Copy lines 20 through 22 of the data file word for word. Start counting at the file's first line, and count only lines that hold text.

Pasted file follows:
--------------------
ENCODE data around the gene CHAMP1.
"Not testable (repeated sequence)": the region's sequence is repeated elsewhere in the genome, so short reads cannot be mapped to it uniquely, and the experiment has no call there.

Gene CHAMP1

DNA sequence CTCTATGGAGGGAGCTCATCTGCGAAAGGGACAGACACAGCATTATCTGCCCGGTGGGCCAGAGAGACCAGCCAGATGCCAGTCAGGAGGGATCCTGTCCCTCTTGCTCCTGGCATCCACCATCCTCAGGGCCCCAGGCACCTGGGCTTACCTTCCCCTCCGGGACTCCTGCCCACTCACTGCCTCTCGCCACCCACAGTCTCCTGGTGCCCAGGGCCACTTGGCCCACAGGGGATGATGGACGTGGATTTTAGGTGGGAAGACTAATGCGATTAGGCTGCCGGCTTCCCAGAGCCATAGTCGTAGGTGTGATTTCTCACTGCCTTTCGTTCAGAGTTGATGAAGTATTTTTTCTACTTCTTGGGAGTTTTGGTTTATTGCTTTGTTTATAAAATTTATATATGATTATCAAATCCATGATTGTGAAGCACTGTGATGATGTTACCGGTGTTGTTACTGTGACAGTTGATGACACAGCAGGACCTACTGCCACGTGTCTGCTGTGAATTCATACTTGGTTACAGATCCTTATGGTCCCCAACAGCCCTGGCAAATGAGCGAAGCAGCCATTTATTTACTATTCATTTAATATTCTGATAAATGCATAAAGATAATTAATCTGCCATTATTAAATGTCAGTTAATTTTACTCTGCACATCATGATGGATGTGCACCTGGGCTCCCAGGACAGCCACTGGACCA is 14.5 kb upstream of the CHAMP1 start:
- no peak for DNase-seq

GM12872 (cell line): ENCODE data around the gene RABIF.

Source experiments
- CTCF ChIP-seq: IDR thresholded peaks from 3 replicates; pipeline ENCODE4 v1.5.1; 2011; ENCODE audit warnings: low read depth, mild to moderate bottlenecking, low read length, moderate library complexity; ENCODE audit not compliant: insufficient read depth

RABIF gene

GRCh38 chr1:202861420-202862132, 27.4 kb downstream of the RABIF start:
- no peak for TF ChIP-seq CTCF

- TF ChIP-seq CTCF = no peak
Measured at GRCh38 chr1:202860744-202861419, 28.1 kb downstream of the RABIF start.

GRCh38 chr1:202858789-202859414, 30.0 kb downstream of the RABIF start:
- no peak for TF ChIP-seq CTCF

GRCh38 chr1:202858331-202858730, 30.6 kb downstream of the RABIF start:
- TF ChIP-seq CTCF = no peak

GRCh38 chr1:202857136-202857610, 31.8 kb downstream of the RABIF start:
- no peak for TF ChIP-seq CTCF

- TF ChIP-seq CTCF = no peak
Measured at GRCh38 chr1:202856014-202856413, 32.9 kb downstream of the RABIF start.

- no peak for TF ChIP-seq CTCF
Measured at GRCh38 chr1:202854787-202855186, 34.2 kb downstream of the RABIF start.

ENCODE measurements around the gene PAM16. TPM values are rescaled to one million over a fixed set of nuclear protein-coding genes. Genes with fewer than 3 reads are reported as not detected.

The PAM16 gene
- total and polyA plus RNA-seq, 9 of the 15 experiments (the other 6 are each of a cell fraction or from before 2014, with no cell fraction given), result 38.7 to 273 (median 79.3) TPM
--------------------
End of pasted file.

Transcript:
- TF ChIP-seq CTCF = no peak
Measured at GRCh38 chr1:202856014-202856413, 32.9 kb downstream of the RABIF start.

- no peak for TF ChIP-seq CTCF